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A partnership project delivered by Welsh Refugee Council, COMPAS and the Migration Observatory. Funded by Welsh Government.

Migrants’ Entitlements to Welfare Benefits in Wales

Author(s): 
Jonathan Price
Current Revision (Date): 
January 2016

Introduction

This briefing provides a general overview of migrants’ entitlement to claim public funds in Wales, which include welfare benefits and some housing services. A broad range of migrant groups are considered here, including mobile EU citizens, refugees and third country nationals. Eligibility processes for individual public funds are not considered here; rather we focus on the broad residence and/or immigration requirements that apply to migrants to be considered for welfare benefit entitlement.

‘Public funds’ is a term for a specific list of welfare benefits and some housing services as listed under Paragraph 6 of the Immigration Rules, from which some people subject to immigration control are excluded. For the remainder of this briefing we shall refer to welfare benefits and housing services, rather than ‘public funds’, as these are more familiar terms.

Welfare benefits are not a devolved area of law and policy, therefore most of the laws and policies in this briefing apply to the UK as a whole. However, some areas concerning housing services are distinct in Wales and, where relevant, these are specified. This is a highly complex area of practice, requiring each situation to be considered on a case-by-case basis. This briefing does not constitute legal advice and does not have statutory status.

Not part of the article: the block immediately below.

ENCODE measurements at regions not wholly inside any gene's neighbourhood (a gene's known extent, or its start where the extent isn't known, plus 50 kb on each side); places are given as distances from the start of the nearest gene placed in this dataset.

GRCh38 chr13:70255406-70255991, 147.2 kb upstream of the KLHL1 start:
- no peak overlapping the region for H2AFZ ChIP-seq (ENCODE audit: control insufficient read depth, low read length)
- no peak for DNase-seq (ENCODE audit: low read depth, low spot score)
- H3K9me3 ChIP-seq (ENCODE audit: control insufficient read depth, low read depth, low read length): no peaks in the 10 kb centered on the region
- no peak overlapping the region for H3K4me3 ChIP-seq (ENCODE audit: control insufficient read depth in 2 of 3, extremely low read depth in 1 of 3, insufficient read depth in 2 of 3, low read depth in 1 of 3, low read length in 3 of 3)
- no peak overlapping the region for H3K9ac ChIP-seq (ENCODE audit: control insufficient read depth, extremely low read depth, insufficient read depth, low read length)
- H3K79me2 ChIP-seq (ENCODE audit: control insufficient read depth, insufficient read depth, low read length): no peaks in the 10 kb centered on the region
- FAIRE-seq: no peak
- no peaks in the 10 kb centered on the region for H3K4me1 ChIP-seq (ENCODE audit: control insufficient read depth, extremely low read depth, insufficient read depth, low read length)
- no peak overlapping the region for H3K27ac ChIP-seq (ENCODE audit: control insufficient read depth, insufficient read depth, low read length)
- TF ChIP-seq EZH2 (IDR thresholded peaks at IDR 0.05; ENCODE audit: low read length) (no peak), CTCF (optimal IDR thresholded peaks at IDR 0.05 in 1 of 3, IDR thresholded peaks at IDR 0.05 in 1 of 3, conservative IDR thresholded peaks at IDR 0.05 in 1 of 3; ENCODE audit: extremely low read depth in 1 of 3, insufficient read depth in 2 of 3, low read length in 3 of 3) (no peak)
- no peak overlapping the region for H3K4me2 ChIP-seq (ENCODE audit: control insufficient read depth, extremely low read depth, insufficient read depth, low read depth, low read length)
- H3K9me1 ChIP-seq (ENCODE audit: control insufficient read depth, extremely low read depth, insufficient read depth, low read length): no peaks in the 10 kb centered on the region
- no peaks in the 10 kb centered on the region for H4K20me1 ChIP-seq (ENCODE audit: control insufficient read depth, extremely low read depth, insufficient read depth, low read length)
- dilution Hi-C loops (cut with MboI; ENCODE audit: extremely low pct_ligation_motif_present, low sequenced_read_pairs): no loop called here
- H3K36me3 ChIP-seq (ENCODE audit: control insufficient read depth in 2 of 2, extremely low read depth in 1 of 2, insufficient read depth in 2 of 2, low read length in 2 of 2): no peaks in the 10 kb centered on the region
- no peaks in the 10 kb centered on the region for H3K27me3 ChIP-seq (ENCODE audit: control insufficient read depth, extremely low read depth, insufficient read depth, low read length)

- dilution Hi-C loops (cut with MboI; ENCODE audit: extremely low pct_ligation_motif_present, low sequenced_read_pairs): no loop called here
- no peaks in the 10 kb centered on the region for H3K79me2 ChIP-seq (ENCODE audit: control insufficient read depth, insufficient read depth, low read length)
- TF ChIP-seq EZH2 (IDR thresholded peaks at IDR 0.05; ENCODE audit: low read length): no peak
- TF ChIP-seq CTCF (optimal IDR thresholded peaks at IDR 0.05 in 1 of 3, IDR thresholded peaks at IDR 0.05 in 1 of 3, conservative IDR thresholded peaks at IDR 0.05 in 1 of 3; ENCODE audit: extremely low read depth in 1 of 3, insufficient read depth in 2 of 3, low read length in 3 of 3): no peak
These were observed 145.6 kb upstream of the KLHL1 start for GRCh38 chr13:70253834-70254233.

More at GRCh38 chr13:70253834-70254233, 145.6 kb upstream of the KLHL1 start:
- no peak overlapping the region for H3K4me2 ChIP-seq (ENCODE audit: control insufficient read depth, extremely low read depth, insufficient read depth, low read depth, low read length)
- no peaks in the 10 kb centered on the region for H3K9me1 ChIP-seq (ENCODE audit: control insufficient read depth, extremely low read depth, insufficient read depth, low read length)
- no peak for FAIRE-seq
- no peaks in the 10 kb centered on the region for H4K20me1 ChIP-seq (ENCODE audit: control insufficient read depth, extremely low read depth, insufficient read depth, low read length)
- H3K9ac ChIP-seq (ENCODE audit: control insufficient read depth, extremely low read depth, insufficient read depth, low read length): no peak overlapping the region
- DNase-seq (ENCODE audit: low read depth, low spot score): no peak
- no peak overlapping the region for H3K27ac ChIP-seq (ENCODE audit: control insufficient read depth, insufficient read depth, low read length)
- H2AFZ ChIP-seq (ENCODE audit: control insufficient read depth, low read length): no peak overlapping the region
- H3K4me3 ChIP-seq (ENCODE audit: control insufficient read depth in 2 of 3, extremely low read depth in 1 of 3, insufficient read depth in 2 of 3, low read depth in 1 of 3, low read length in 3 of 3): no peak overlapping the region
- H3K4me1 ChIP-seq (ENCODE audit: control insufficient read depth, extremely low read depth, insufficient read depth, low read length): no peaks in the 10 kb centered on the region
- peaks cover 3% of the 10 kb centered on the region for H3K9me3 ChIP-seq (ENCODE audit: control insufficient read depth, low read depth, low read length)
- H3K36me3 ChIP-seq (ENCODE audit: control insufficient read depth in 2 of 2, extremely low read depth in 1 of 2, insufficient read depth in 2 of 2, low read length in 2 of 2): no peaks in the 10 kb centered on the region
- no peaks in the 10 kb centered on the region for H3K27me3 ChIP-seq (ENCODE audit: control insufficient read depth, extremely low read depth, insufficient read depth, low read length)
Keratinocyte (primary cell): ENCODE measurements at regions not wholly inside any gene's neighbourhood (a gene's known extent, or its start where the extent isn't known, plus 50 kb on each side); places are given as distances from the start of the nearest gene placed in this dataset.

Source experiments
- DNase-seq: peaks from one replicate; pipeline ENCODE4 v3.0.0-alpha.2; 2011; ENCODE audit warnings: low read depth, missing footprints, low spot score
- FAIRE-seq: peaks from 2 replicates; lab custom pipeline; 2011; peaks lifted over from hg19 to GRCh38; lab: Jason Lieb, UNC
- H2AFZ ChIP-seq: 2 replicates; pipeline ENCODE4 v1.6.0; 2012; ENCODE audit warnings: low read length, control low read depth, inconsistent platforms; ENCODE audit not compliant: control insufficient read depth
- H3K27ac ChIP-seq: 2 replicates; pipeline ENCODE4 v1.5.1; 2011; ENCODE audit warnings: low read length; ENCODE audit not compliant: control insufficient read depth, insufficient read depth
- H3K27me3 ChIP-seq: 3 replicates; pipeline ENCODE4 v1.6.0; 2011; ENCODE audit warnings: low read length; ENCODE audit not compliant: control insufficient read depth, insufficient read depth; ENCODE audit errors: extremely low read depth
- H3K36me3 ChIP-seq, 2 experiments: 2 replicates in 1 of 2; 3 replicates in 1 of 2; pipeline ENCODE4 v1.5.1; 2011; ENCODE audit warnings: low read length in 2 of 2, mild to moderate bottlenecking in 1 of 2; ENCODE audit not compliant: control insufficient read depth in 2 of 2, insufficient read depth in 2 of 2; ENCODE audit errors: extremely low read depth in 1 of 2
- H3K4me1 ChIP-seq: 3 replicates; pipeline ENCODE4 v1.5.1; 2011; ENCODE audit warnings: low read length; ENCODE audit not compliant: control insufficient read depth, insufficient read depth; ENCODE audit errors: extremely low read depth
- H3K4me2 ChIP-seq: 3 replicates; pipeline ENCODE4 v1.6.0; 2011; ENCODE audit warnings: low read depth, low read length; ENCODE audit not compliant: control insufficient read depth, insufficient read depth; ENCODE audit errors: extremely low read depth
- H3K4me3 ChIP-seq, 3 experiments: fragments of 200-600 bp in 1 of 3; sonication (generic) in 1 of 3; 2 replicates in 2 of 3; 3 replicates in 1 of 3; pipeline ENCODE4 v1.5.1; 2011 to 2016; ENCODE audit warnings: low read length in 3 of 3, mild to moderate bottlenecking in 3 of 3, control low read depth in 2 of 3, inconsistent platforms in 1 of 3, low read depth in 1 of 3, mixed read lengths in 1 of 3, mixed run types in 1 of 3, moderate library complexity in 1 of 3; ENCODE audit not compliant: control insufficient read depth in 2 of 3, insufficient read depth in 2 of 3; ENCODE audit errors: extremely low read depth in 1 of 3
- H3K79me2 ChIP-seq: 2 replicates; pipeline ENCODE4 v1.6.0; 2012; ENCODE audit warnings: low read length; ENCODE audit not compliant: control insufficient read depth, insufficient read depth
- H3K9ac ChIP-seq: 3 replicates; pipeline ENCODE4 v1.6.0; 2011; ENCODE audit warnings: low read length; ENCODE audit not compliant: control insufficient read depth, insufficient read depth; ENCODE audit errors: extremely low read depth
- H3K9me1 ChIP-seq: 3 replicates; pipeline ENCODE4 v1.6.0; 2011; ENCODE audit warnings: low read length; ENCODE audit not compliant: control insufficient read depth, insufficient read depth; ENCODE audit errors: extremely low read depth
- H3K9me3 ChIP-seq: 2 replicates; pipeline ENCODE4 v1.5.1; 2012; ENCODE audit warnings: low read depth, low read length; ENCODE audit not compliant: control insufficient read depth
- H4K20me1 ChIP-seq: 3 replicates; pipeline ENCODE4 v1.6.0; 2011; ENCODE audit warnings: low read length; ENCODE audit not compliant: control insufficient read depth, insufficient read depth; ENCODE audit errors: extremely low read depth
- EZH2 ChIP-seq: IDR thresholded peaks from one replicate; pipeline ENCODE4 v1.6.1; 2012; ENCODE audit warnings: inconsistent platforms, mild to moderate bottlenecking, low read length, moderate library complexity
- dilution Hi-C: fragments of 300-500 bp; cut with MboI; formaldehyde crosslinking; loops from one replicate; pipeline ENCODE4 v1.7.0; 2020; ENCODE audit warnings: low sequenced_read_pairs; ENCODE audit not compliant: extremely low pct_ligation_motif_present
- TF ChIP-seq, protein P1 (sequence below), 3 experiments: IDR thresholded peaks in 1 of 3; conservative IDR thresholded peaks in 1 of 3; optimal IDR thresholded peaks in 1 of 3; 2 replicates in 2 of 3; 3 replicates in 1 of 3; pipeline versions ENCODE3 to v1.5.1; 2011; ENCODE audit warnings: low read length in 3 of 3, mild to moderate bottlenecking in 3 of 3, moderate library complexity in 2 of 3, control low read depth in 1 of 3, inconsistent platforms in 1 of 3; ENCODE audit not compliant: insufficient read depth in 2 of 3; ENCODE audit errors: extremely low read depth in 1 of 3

How this briefing is structured

This briefing begins by considering what counts as a public fund and which migrant groups (by immigration status) are excluded from accessing public funds and which groups are not excluded. The substantive part of this briefing addresses the entitlements of mobile EU citizens to claim welfare benefits. We close by considering the entitlements of migrants to housing services and by providing links to further resources.

Welfare benefits – what counts as a ‘public fund’?

Public funds are listed under Paragraph 6 of the Immigration Rules and include means-tested welfare benefits, housing services and welfare benefits for people with specific circumstances, such as having a disability or being a parent with dependent children. The list changes frequently and the up-to-date list can be accessed at the following link: https://www.gov.uk/government/publications/public-funds--2. At the time of writing, the list of public funds is as follows:

  • income-based jobseeker’s allowance
  • income-related employment and support allowance
  • income support
  • child tax credit
  • universal credit
  • working tax credit
  • a social fund payment
  • child benefit
  • housing benefit
  • council tax benefit
  • council tax reduction
  • domestic rate relief (Northern Ireland)
  • state pension credit
  • attendance allowance
  • severe disablement allowance
  • personal independence payment
  • carer’s allowance
  • disability living allowance
  • an allocation of local authority housing
  • local authority homelessness assistance.

Publicly funded services such as NHS treatment, education, legal aid and social services support do not count as ‘public funds.’ Similarly, welfare benefits that are based on National Insurance contributions do not count as ‘public funds’; the list of these welfare benefits can be accessed at https://www.gov.uk/government/publications/public-funds--2/public-funds. They are as follows:

  • contribution-based jobseeker’s allowance